took the ball the length of the court
and tried a desperation three-point
shot. However, the ball was just
off the mark and the Udy Pirates
won it 75-73.
You make the call!
ECU'S Reed Lose gets fouled as he drives to the basket for another
Pirate bucket. Lose and the Pirates dropped two CAA games on the
road, losing to American and James Madison.Photo by Garrett
Killian � ECU Photo Lab)
Intramural Sport Calendar
Activity RegistrationMeeting Official's Clinic
Pre season Basketball1165pm Bio 103116
Basketball1165pm Bio 103116
Co-Rec Bowling123Spm Bio 103
Nike 3 Point Shoot Out1235:30pm Bio 103
Inner Tube H20 Polo1305pm Bio 103131
Racquerball Doubles265pm Bio 103
Free Throw Contest283 pm MG
Basketball Slam Dunk2135pm Bio 103
Pre season Softball3135pm Bio 103313
Home Run Derby3135pm Bio 103
Softball3135pm Bio 103313
Tennis Doubles313530pm Bio 103
Co-Rec Volleyball3205pm Bio 103321
Indoor Soccer3205:30pm Bio 103321
Putt-Putt Golf3275pm B�o 103
Challenge Week49llam-6pm MG 104-A
Golf Classic4105pm Bio 103
FrisbeeGoH4105:30pm Bio 103
rVach Volleyball4106 00pm B�o 103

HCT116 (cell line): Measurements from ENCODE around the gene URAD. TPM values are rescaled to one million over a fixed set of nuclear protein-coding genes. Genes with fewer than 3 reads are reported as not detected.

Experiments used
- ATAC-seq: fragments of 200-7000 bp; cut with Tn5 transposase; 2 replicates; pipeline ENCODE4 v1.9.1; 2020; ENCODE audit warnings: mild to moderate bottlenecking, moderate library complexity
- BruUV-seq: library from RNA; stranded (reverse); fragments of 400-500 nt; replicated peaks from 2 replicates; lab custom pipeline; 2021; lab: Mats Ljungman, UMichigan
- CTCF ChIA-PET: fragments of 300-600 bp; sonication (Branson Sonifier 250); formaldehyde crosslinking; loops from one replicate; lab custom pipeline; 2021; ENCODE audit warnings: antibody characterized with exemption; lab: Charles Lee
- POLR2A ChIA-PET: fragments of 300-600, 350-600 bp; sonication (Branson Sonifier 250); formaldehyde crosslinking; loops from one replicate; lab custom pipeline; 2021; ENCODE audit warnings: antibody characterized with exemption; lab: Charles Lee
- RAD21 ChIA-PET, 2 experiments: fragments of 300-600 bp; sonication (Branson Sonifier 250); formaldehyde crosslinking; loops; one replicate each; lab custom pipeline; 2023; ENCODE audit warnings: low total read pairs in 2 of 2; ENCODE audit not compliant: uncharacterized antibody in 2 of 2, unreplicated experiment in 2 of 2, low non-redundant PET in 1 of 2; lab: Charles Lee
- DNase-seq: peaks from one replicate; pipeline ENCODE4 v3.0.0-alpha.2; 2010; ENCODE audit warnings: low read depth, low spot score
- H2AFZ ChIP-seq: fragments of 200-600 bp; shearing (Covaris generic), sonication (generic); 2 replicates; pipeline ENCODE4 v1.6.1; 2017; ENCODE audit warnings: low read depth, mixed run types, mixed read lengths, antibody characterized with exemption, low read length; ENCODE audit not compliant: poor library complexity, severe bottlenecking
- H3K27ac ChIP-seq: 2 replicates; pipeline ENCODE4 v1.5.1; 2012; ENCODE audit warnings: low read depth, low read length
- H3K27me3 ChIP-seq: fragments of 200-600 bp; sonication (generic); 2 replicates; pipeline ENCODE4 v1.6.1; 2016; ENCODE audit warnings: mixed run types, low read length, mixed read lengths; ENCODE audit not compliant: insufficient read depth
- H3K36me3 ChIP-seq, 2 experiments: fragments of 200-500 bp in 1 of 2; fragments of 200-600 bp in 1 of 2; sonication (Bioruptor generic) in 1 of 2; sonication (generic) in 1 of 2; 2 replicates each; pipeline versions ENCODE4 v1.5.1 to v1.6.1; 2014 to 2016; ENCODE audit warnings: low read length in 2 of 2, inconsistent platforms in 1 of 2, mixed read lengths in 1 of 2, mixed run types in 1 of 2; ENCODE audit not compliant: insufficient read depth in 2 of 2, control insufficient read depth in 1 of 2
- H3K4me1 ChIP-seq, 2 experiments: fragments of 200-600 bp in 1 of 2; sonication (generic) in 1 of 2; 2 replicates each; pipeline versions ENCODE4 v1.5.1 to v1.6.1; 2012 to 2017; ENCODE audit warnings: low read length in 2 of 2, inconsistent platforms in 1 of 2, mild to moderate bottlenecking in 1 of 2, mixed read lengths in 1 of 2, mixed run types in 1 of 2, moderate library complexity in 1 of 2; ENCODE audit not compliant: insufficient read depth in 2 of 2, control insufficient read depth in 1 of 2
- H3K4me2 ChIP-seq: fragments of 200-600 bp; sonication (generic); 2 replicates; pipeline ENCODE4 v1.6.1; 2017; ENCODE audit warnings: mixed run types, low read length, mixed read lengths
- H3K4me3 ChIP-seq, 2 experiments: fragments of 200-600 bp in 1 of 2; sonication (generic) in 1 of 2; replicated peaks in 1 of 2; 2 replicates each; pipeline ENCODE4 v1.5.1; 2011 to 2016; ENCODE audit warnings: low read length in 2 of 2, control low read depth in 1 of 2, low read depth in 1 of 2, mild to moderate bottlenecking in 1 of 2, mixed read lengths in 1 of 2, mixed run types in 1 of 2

Far more Information, call 757-6387





11 1 ho last Carolinian, January 16, 1990
Sports Briefs
4l)ers face Broncos in Superbowl
l In- San f rands 49ers made lamb stow out of their I os Angeles
rivals with their 30-3 win over the Rams The 4�ers wore projvl led by
an awesome Joe Montana who completed 26 of 30 passes for 262 yards
and two touchdowns, the 49ers will face the Denver Broncos In
Suporbowl l an 28 I ho Broncos defeated the Cleveland Browns
17 l to win their rbui th appearance tor the NIL crown.
Glanville named to Falcon post
Atlanta Falcons owner Rankin Smith lr named former Houston
Oilers' coach jerry Glanville his now coach Sunday Glanville, 48,
1 istheOilers coach Jan. 6 Marion Campbell quit as Falcons
coach in November llanvitle had been on the defensive staff ol the
ns from 1977-1982.
Aussie wins in sudden death
Australian Rodgei 1 a is beat defending champion Curtis Strange
in tin i ond hole ol sudden death at the Palm Meadows Cup golf
� i in Australia Strange had a three-stroke lead going into the
bui i i i - managed to catch him, posting a under-par 69
lei 71 total Strange finished with a 72
Foreman prepares for battle
li av � I eorge Foreman 11 tipped the scales at ?r I 4
his opponent yeai old Gerry Cooney, weighed in at
231 dm . iSundav night weigh-in Phe two will meet Monday night
at( at mrs Atlantic ii where a crowd ol I l,0tX) is expected to watch
the fight Fach fighter is guaranteed Si million, The bout will be shown
on i� i pet v iew and i losed circuit television.
New Hall of Fame executive named
Inti rnational Swimming Hall of Fame Inc. named Frank McK
ne ir formei chairman and i hid executive ol Bank One Indianapo-